Northwest Crops and Soils Program : University of Vermont

University of Vermont

Cereal Grain Testing Lab

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The UVM Cereal Grain Testing Laboratory reopened on July 1, 2014 for the testing “season”! If you have samples you would like analyzed, please send in payment along with a completed submission form — these must accompany all requests sent in. In order to get results that accurately reflect your product, be sure to employ good sampling techniques. Remember the results are only as good as the sample submitted!
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For Grains

We test for test weight, moisture, protein, falling number, and DON in grains. We also conduct analyses for corn (% Moisture, % Crude Protein, % Crude Fiber, and % Starch).

Click here for the Cereal Submission Form. Payment and a completed Submission Form must accompany all requests please. To expedite analysis of your sample(s), please provide a completed submission form(s) and payment with your sample(s). Also please make sure you provide 1 quart of clean (no stones and dirt) and dry (<14% moisture) whole grain for each sample submitted.

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For Hops

Hops Quality Analysis is now available at the UVM Lab as well. We can test for Brewing Values (BV’s) which determines Alpha acids, Beta acids and Hops Storage Index (HSI).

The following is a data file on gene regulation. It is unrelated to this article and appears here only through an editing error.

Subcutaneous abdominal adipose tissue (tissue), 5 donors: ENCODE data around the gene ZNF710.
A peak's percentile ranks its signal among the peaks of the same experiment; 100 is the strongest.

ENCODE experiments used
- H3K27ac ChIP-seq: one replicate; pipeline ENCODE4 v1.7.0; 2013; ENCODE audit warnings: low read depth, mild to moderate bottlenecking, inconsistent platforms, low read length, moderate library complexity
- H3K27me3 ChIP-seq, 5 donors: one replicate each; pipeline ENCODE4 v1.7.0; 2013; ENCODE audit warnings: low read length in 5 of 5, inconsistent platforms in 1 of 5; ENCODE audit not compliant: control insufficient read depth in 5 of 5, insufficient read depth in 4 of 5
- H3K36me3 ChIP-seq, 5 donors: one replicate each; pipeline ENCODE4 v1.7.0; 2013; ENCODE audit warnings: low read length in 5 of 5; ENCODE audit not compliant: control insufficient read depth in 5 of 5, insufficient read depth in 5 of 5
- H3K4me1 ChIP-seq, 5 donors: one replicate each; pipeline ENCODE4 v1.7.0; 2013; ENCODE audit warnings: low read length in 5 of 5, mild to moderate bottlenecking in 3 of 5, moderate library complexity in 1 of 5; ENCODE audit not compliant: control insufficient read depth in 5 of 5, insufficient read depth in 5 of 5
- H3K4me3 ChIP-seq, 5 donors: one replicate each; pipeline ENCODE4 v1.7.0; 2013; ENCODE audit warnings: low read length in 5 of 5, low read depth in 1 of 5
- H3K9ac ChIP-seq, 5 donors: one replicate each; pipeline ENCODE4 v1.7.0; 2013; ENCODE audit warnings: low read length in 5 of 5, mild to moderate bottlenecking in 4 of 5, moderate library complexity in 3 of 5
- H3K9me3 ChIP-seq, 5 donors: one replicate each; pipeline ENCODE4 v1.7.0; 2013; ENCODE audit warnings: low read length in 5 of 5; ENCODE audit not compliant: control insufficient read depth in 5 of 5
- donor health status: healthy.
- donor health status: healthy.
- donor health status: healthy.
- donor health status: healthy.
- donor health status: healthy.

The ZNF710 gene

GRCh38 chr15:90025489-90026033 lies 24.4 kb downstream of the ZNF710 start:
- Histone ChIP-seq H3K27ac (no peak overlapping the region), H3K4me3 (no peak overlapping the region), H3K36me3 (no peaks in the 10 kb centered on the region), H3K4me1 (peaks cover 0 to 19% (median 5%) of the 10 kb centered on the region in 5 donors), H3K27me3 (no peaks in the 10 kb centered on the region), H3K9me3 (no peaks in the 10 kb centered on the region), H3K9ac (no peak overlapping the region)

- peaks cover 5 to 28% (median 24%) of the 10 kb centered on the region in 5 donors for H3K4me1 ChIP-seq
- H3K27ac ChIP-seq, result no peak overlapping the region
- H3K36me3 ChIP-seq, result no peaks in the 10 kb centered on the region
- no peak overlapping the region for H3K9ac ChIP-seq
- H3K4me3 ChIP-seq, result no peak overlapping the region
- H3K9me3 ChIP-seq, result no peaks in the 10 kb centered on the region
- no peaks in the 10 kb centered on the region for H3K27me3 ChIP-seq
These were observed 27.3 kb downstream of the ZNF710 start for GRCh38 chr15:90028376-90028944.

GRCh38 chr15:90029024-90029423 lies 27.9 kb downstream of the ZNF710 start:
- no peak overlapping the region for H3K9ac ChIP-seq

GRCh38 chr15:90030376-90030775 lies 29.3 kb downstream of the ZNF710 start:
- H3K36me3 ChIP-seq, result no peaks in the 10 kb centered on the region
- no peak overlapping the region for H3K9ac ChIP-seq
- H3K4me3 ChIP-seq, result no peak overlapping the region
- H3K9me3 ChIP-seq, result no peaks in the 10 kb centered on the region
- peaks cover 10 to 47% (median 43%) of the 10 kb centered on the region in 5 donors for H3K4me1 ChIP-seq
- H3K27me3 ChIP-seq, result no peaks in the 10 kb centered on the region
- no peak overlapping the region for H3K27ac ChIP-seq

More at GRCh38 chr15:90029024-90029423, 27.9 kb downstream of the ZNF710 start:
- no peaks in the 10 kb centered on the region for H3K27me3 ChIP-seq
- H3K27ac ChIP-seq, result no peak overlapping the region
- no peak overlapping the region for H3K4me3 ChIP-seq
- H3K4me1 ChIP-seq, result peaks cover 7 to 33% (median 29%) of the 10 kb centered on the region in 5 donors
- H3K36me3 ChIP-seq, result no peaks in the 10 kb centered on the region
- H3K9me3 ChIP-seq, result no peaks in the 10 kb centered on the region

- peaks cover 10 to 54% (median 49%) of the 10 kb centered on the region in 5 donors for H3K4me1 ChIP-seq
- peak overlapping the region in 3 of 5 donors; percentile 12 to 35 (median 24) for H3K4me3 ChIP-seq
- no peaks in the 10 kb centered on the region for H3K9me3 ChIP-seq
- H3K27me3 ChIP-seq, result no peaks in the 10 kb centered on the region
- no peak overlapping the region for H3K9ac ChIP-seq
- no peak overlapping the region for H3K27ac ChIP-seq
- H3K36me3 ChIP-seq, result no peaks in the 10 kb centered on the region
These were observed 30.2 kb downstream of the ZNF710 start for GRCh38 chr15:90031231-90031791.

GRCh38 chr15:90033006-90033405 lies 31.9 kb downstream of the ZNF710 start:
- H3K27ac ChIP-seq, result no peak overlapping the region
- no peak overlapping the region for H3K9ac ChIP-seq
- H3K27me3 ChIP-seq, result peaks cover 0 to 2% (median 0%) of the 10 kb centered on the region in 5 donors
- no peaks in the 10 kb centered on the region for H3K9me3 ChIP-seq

Click here for the Hops Analysis Submission Form. Payment and a completed Submission Form must accompany all requests please.  Please see our What’s Hoppening blog post for tips on submitting hop samples for quality analysis.
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About the Laboratory

The Cereal Grain Quality Testing Laboratory is run by the University of Vermont Northwest Crops and Soils Program led by Dr. Heather Darby. The lab opened in 2011 thanks to funding from the Castanea Foundation and the support from generous private donations. During the testing season, we accept grain samples from farmers throughout the region.

The lab is equipped with near-infrared technology for protein analysis and employs a method to test for deoxynivalenol (DON) also known as vomitoxin. Occurrences of this vomitoxin in wheat at or above 1 ppm are considered unsafe for human consumption by the FDA. Contamination of wheat with DON is directly related to the incidence of Fusarium head blight and strongly associated with relative moisture and timing of rainfall at flowering.

Our lab also houses a sophisticated machine to test the Falling Number of wheat, an internationally standardized method for sprout damage detection. The Falling Number System measures the alpha-amylase enzyme activity in grains and flour to detect sprout damage, optimize flour enzyme activity and guarantee soundness of traded grain. Alpha-amylase activity is crucial for final product quality of bread, pasta, noodles and malt.

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